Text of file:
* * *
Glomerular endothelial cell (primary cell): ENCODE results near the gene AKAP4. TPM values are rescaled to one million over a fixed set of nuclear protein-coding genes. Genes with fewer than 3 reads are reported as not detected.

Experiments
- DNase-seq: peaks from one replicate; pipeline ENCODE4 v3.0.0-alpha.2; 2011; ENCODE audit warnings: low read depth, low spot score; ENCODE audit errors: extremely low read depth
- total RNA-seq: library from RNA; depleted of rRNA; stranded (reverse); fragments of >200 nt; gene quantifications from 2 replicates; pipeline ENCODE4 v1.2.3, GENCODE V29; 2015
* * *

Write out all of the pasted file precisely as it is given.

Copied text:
Glomerular endothelial cell (primary cell): ENCODE results near the gene AKAP4. TPM values are rescaled to one million over a fixed set of nuclear protein-coding genes. Genes with fewer than 3 reads are reported as not detected.

Experiments
- DNase-seq: peaks from one replicate; pipeline ENCODE4 v3.0.0-alpha.2; 2011; ENCODE audit warnings: low read depth, low spot score; ENCODE audit errors: extremely low read depth
- total RNA-seq: library from RNA; depleted of rRNA; stranded (reverse); fragments of >200 nt; gene quantifications from 2 replicates; pipeline ENCODE4 v1.2.3, GENCODE V29; 2015